There are a few items of interest from the Boston sports media world from the last couple of days.
First, Red Sox Chairman Tom Werner spoke to Steve Buckley about why they made the decision to replace Don Orsillo with Dave O’Brien.
Tom Werner explains why NESN is parting with Don Orsillo – Steve Buckley
In a nutshell, they like O’Brien better and he was available, so they made the move. Werner told Buckley that they want to “re-energize” the telecasts, and said that O’Brien is “well known for bringing out the nuances of baseball strategy, sharing insights about players…”
I thought the NESN telecasts were supposed to be about entertainment? At least that has always been the perception, that baseball was at times secondary to the broadcast. It seemed accepted that Orsillo was doing what he was asked to do. Now, they’re saying he didn’t talk enough about the nuances of baseball strategy?
Richard Deitsch of SI.com writes about the move as well (with links to other articles) in The Noise Report.
I certainly don’t like how the move was handled, but the hand-wringing by other media over Orsillo has been a bit much. I like Don Orsillo, everyone says he’s a great guy, one of the best, but like most things, this type of thing happens every day in corporate America. If the Red Sox want to change broadcasters, it’s their prerogative, life goes on.
It’s funny, when Orsillo was named the full-time broadcaster, there was similar hand-wringing over how Sean McDonough was getting screwed over.
It’s the circle of life in media jobs, and indeed, in real life. Don Orsillo will get another, probably better, job.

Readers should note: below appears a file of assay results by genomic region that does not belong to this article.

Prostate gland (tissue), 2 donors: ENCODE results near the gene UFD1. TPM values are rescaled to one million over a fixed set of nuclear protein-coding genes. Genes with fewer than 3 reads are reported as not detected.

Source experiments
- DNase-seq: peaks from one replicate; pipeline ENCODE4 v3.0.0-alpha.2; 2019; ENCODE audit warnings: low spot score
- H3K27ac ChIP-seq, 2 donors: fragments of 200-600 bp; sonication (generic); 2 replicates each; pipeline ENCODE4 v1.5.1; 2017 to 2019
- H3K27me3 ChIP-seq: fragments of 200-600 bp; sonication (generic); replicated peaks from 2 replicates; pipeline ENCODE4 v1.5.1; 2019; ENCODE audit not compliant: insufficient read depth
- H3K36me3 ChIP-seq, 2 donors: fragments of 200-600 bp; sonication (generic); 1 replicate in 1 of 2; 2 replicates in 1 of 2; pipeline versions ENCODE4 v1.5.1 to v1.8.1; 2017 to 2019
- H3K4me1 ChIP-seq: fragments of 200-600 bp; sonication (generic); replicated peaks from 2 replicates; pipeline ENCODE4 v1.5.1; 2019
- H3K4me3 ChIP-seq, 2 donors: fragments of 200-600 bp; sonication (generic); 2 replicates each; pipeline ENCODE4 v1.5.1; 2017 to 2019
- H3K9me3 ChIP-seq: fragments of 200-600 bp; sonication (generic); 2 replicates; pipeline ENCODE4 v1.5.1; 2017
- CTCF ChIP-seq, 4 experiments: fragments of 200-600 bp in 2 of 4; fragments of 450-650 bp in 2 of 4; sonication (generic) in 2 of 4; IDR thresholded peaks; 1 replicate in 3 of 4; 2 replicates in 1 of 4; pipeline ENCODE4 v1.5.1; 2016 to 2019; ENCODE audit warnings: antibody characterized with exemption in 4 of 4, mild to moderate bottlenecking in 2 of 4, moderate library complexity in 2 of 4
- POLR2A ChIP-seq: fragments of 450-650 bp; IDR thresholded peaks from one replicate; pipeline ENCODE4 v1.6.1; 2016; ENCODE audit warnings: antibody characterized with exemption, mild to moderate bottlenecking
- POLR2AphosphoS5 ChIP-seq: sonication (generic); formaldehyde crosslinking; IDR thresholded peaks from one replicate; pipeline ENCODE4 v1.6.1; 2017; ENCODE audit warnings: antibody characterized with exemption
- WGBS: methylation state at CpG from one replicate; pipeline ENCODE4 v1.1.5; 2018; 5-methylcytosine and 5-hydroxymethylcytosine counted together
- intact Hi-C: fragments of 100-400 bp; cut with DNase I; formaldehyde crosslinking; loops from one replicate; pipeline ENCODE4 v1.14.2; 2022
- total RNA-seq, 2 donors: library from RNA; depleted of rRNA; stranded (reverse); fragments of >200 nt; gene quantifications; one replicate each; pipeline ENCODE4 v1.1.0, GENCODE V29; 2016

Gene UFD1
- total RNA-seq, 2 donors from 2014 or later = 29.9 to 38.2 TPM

Over the weekend, the Boston Globe decided to look at all the apologies that ESPN has been issuing as of late. Great. It’s a worthy topic, given that the network seems to have abandoned its ombudsman position.
For ESPN, apologies become commonplace – Callum Borchers
Notice anything missing? Only any reference to the apology issued the week before to the Patriots.
That’s kind of mind-blowing.
Ron Borges, of all people was probably the first to report that Glenn Ordway was going to be taking over the WEEI mid-day show (I’d post his tweet here, but since he’s probably already blocked 3/4 of my readers, most of you wouldn’t be able to see it.).
The station made it official, adding Ordway to the 10-2 show alongside Christian Fauria and Lou Merloni. He returns on September 8th.
I believe the show will eventually reclaim the ratings win in the mid-day time slot. I just can’t get into Marc Bertrand with Scott Zolak, they just don’t click for me. While it is likely disappointing to some that the station is returning to an old voice, Ordway could be the perfect fit to work with two former players in Merloni and Fauria. I think he’ll bring out the best in them.
As for Gary Tanguay, he shouldn’t feel too bad about getting passed over. It’s just another job he doesn’t have to worry about being fired from.